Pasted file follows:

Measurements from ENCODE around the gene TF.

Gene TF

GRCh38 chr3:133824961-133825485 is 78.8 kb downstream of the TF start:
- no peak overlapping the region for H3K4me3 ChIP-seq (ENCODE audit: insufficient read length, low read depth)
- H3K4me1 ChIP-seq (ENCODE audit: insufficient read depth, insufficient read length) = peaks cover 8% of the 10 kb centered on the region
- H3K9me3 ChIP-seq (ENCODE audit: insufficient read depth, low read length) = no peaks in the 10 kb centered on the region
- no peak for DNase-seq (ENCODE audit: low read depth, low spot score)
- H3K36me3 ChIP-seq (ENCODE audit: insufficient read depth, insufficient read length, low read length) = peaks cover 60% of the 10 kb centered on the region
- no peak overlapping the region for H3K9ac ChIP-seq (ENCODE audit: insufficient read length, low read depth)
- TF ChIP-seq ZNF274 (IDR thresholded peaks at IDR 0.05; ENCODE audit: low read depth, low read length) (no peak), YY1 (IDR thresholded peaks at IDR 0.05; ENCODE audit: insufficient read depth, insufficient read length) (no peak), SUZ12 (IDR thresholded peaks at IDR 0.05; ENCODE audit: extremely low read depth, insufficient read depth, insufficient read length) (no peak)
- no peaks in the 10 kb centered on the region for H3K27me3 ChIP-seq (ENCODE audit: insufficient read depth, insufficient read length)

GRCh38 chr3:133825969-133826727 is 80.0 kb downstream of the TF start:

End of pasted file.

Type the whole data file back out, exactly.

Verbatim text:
Measurements from ENCODE around the gene TF.

Gene TF

GRCh38 chr3:133824961-133825485 is 78.8 kb downstream of the TF start:
- no peak overlapping the region for H3K4me3 ChIP-seq (ENCODE audit: insufficient read length, low read depth)
- H3K4me1 ChIP-seq (ENCODE audit: insufficient read depth, insufficient read length) = peaks cover 8% of the 10 kb centered on the region
- H3K9me3 ChIP-seq (ENCODE audit: insufficient read depth, low read length) = no peaks in the 10 kb centered on the region
- no peak for DNase-seq (ENCODE audit: low read depth, low spot score)
- H3K36me3 ChIP-seq (ENCODE audit: insufficient read depth, insufficient read length, low read length) = peaks cover 60% of the 10 kb centered on the region
- no peak overlapping the region for H3K9ac ChIP-seq (ENCODE audit: insufficient read length, low read depth)
- TF ChIP-seq ZNF274 (IDR thresholded peaks at IDR 0.05; ENCODE audit: low read depth, low read length) (no peak), YY1 (IDR thresholded peaks at IDR 0.05; ENCODE audit: insufficient read depth, insufficient read length) (no peak), SUZ12 (IDR thresholded peaks at IDR 0.05; ENCODE audit: extremely low read depth, insufficient read depth, insufficient read length) (no peak)
- no peaks in the 10 kb centered on the region for H3K27me3 ChIP-seq (ENCODE audit: insufficient read depth, insufficient read length)

GRCh38 chr3:133825969-133826727 is 80.0 kb downstream of the TF start: